I ran across a change in the behavior of Xeon E5 v3 processors relative to Xeon E5 v1 processors and am confused about several aspects.... On Xeon E5 v1 (Sandy Bridge EP) and Xeon E5 v3 (Haswell EP) processors, the maximum non-turbo clock multiplier ratio is contained in bits 15:8 of MSR_PLATFORM_INFO (MSR 0xCE). This defines the rate at which the TSC increments, and matches the "nominal" frequency of the processor. The Linux "cpufreq" controls can be used to set specific target ratios in bits MSR 0x199 (IA32_PERF_CTL) For frequencies at or below the "nominal" multiplier in MSR_PLATFORM_INFO, this results in fixed-frequency operation at the specified frequency. For frequencies above the nominal multiplier in MSR_PLATFORM_INFO, the OS programs the highest allowable value into these fields -- i.e., the maximum single-core Turbo ratio from bits 7:0 of MSR_TURBO_RATIO_LIMIT (MSR 0x1AD) The hardware then provides the highest frequency that it is able to provide, subject to the number…
Information about PCM PCIe counters
Von Anuj K.3
Hi everyone. I have been working on measuring the PCIe activity of network cards and I wanted to understand PCM counters better. I'm running the pcm-pcie.x executable on a Haswell server which displays the following counters (full event description here: http://pastebin.com/pnuj1eKu): PCIeRdCur (PCIe read current transfer (full cache line) RFO (Demand Data RFO) CRd (Demand Code Read) DRd (Demand Data Read) ItoM (PCIe write full cache line) PRd (MMIO Read) WiL (MMIO Write) I had these questions: What is the difference between PCIeRdCur and DRd? PCIeRdCur measures the number of partial and full cache line reads. Does it miss any PCIe reads that are captured by DRd, or does PCIeRdCur include DRd? I'm seeing non-zero values for both these counters. The description printed by pcm-pcie.x says that WiL measures traffic for "PCI devices writing to memory - application reads from disk/network/PCIe device", but it also describes it as "MMIO Writes (Full/Partial)". Aren't these two descriptio…
RAPL analysis/tests on my laptop
Von Carlos P.9
Hi, I am testing the RAPL feature on my laptop in a way to try to read some CPU consumption values and I need someone to help me getting some answers. Well, I am running a RAPL sample code simultaneously with a total battery power consumption code and I am getting the following values: ##RAPL: Package energy before: 5743.516907J PowerPlane0 (core) for core 0 energy before: 2655.314636J PowerPlane0 (core) for core 0 policy: 0 PowerPlane1 (on-core GPU if avail) before: 1199.609863J PowerPlane1 (on-core GPU if avail) 0 policy: 16 DRAM energy before: 33766.502869J Sleeping 1 second Package energy after: 5747.005737  (3.488831J consumed) PowerPlane0 (core) for core 0 energy after: 2655.366577  (0.051941J consumed) PowerPlane1 (on-core GPU if avail) after: 1199.689941  (0.080078J consumed) DRAM energy after: 33767.247131  (0.744263J consumed) ##Total battery power consumption: 8 watts average I suppose that Package energy is the CPU total energy without DRAM energy right? (PKG=uncor…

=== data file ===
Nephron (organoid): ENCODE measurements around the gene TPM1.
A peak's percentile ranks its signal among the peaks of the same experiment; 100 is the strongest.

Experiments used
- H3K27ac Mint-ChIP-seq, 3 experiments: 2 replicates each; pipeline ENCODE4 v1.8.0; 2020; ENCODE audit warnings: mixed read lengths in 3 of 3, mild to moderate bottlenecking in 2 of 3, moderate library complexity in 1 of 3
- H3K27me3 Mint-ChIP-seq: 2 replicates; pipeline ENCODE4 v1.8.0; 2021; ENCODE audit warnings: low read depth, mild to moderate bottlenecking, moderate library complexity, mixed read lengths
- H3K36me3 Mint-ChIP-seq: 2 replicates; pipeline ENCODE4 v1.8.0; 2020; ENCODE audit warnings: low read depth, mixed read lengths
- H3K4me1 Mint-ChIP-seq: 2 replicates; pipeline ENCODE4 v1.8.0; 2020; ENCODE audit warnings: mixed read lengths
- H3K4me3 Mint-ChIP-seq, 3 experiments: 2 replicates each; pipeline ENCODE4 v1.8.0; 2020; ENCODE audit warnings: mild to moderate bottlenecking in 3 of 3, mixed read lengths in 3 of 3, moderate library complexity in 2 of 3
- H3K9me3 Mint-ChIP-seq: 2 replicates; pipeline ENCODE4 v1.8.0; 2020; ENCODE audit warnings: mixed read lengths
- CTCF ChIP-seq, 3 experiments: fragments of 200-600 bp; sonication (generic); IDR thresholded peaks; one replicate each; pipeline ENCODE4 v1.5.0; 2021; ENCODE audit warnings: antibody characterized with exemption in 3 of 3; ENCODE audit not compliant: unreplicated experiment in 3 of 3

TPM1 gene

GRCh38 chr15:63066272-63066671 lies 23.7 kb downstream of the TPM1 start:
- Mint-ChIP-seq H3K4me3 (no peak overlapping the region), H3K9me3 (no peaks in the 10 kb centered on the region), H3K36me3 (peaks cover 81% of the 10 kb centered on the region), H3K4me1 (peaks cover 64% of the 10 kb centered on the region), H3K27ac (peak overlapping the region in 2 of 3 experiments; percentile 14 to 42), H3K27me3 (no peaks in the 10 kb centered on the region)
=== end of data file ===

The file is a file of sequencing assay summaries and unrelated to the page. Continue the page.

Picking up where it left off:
Sample code for PCIe Burst Transfer white paper by Intel?
Von Sonny G.4
Hi,   I bumped into a white paper by intel: http://www.intel.com/content/dam/www/public/us/en/documents/white-papers... Is there sample code for Linux on Xeon (E5-2600) processor that I can take a look, instead of the general idea outlined in the paper? For example, basically the steps are: 1. Mark memory Region as WC  -   Any sample code for this? 2. Burst transfer -  Sample code to use this __mm256_store_si256() functions Any help is appreciated. Thanks!  
Foren abonnieren
Kein Inhalt gefunden

Videos


Software-Leistungsüberwachung

Highlights vom Community Manager

Am 5. Januar 2011 hat Intel die Intel® Core™ Prozessoren der 2. Generation (zuvor unter dem Codenamen Sandy Bridge bekannt) für Notebooks und PCs vorgestellt. Die neuen Prozessoren besitzen eine revolutionäre neue Architektur, die zum allerersten Mal das "Rechengehirn" (den Mikroprozessor) mit einem Grafikmodul auf demselben Chip kombiniert. Neue Features umfassen Intel® Insider™, Intel® Quick-Sync-Video und eine neue Version des preisgekrönten Intel® Wireless-Display (WiDi), welches nun Full-HD und einen Schutzmechanismus unterstützt, für Benutzer die Premium-HD-Inhalte von ihren Notebook auf ihren Fernsehbildschirm übertragen möchten.

Bleiben Sie verbunden. Besuchen Sie uns oft. Wir werden die PMU-Programmierleitfäden und aktualisierte Tools veröffentlichen, damit Sie aktuell über die neuen Innovationen bei der Intel Mikroarchitektur informiert sind.